Revenue declined 16.3% to $29.2 billion. Analysts estimated $27.1 billion. The decline reflects lower volume, the June sale of Jaguar Land Rover and exchange translation, the company said.

Ford said it reduced automotive costs by $1.4 billion in the fourth quarter and by $4.4 billion for the full year. Since year-end 2005, the North American cost reductions totaled $5.1 billion. Additionally, the company said its product share transformation enabled a full-year market share gain in Europe and a fourth-quarter gain in the U.S.

Looking ahead, after the $14.6 billion loss made 2008 its worst year ever, Ford said it "remains on track for both its overall and its North American Automotive pretax results to be at or above breakeven in 2011, excluding special items."

Mulally also said Thursday that it would not come to the aid of struggling Visteon ( VC), one of its main parts dealers, despite the breakdown that would occur in the supply chain should it fail.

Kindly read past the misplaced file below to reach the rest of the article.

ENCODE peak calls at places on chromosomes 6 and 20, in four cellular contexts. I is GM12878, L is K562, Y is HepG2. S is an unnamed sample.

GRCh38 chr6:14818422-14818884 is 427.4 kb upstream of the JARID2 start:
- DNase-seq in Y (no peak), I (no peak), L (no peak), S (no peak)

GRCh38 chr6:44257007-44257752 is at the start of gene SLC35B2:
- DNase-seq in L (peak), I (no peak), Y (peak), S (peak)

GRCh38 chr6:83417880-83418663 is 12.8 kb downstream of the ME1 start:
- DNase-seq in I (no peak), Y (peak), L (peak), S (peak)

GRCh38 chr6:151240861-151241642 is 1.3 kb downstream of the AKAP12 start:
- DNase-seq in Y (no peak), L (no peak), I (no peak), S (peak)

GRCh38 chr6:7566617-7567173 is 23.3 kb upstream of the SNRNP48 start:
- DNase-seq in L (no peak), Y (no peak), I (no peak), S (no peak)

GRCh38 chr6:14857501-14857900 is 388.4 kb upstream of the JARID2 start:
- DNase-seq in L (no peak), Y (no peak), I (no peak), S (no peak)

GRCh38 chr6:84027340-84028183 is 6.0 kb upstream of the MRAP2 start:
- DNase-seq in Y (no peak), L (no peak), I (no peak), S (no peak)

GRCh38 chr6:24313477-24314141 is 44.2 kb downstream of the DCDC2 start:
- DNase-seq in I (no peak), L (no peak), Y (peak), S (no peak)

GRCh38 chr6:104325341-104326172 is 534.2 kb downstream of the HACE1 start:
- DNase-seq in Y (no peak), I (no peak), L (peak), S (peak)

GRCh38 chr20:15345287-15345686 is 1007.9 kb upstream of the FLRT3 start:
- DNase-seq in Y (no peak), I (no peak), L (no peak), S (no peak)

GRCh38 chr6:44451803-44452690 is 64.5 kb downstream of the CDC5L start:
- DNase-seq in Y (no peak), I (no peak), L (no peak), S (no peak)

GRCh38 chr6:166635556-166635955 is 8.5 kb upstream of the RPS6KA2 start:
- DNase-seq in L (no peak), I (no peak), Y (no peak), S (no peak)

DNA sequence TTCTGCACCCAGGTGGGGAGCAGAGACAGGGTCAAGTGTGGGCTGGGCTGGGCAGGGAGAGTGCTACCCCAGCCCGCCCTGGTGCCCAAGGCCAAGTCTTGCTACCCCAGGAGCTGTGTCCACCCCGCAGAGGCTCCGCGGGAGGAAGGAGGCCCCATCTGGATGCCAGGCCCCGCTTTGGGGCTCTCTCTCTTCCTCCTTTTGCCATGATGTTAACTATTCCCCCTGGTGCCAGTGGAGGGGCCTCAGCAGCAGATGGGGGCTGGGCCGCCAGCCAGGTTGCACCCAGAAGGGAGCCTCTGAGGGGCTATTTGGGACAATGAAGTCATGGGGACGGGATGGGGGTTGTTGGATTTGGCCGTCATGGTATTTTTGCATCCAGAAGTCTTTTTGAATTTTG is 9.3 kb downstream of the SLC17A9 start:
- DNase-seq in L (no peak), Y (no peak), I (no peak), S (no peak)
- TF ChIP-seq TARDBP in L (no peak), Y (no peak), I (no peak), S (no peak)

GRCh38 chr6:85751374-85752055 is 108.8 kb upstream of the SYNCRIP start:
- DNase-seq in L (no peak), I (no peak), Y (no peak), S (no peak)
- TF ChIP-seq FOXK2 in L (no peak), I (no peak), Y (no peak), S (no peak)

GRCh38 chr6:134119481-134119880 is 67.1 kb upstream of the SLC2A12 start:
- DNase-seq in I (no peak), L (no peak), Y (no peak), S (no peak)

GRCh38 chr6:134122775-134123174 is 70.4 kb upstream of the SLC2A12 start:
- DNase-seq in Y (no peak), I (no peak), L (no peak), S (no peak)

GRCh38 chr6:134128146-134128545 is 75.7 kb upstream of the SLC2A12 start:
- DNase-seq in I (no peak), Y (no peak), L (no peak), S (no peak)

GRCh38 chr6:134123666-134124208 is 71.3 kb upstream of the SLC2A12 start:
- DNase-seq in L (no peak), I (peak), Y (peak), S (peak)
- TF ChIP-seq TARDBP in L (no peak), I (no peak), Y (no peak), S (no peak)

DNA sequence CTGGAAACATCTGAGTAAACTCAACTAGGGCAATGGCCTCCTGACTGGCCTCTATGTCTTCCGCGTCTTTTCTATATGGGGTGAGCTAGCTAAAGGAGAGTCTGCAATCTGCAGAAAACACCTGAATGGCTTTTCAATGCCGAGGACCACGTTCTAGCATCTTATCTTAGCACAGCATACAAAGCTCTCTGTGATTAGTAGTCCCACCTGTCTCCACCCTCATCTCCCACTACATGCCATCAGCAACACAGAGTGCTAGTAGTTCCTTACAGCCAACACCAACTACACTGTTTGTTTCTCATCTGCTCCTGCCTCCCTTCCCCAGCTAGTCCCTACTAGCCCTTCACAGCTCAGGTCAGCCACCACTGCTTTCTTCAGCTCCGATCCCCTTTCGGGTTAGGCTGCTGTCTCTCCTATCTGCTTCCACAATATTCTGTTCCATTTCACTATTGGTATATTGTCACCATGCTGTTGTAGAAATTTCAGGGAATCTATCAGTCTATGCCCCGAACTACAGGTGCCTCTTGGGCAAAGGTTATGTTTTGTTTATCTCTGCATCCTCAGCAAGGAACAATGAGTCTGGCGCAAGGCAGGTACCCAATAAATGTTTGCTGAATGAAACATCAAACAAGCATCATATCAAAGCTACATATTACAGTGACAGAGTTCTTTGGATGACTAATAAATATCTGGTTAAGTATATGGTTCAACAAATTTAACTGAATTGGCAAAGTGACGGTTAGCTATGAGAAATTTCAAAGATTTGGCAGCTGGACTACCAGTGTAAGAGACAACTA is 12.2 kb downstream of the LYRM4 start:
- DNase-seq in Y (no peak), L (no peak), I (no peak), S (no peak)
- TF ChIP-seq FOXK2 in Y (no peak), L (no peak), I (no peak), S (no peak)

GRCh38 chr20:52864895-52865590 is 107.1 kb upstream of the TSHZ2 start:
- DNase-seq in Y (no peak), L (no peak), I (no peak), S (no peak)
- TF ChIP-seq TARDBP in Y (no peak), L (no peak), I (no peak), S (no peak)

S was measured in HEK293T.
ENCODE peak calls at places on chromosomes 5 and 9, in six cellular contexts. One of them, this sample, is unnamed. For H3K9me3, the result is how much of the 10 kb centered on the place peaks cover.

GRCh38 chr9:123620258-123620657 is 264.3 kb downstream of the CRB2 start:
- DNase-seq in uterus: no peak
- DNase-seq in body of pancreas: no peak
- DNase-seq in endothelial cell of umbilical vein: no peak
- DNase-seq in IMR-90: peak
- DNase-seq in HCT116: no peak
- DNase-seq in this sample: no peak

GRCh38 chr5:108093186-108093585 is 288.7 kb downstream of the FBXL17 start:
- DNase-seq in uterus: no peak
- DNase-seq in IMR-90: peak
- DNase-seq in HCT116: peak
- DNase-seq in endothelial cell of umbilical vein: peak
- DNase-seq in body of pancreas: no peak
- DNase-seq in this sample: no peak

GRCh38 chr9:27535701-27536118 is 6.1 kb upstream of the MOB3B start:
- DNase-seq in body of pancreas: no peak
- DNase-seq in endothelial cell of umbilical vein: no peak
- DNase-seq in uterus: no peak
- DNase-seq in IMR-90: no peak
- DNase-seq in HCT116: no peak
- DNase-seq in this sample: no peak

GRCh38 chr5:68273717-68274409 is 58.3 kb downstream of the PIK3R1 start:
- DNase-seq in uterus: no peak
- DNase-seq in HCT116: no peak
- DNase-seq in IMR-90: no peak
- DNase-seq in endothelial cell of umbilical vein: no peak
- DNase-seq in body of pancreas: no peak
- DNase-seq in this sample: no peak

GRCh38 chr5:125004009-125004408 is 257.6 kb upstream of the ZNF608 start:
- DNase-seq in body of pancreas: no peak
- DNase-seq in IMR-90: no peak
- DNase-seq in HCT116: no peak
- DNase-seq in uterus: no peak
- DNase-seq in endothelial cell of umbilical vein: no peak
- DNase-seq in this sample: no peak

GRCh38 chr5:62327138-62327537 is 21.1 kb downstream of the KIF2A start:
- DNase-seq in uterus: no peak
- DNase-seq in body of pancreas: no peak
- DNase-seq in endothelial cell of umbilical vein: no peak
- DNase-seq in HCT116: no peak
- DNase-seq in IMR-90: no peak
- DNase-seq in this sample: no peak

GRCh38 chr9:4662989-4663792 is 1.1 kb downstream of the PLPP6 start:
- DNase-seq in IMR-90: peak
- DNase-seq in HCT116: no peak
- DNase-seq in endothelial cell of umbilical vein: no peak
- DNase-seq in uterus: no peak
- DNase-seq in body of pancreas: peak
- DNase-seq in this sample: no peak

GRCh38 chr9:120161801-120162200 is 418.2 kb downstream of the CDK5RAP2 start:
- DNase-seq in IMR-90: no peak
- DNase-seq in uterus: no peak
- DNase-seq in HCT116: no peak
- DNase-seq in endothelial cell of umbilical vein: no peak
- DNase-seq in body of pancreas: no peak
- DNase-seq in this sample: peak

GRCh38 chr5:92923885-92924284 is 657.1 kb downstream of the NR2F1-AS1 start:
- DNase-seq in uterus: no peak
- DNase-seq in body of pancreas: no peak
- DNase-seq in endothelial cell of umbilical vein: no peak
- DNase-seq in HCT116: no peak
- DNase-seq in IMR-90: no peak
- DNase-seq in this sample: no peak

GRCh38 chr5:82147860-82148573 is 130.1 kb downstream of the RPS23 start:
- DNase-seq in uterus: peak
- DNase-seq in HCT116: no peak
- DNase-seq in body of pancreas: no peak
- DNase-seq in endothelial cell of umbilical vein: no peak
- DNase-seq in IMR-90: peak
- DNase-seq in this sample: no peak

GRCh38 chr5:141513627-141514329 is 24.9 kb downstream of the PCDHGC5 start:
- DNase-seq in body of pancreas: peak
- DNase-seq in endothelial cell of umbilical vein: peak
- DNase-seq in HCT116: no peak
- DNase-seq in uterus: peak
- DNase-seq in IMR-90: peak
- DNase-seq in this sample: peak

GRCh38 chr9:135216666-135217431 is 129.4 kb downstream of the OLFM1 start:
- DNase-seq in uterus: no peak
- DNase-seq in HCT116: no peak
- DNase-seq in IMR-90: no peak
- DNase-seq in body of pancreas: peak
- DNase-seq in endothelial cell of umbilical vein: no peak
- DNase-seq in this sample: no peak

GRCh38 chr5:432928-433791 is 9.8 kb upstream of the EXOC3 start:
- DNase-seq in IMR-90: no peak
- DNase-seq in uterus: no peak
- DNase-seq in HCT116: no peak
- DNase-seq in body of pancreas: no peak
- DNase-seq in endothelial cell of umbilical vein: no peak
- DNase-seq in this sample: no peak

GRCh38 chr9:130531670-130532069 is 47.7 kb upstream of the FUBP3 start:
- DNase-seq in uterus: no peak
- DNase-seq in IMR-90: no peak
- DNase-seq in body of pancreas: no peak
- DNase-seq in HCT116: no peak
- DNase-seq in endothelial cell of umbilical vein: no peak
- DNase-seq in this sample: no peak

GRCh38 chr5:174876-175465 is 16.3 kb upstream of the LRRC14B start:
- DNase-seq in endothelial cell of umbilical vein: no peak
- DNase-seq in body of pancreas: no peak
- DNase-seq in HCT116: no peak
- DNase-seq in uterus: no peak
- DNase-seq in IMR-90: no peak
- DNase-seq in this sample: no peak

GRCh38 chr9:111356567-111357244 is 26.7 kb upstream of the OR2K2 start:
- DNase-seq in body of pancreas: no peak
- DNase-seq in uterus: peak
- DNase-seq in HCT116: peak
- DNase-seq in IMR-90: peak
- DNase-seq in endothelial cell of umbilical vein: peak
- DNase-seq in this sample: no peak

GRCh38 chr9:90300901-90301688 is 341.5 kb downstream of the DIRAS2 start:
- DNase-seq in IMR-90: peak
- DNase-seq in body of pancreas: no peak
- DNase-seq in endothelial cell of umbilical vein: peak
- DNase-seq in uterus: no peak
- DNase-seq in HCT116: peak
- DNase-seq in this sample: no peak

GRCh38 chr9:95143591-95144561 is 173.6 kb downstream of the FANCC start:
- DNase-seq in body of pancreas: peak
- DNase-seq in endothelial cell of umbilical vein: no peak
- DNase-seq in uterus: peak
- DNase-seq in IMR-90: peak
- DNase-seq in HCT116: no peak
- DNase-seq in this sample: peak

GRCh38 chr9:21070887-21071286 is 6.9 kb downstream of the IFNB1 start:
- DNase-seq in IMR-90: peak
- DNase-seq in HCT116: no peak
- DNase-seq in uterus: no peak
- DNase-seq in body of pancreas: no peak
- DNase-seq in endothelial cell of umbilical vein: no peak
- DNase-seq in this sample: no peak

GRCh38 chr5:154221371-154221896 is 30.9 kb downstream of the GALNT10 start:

Mulally said the company wouldn't rush in to aid Visteon, a 2000 spinoff. "Visteon and Ford are clearly in a different place," he said, adding that Visteon supplies parts to other auto companies as well. "They have really diversified their portfolio."

Van Buren, Mich.-based Visteon has cut 2,800 jobs in recent months and earlier this month said it would shift 2,000 additional workers in Michigan to a four-day work week and cut their pay. Visteon has about 35,000 employees in 27 countries.

The company delayed its fourth-quarter results, but expects to report lower product sales for the quarter and full-year 2008. It is also on track to cut 800 salaried employees by the end of the first fiscal quarter.

Ford, looking to stem its worst annual loss in its 105-year history amid a global downturn in sales said rescuing Visteon is not a part of its plan.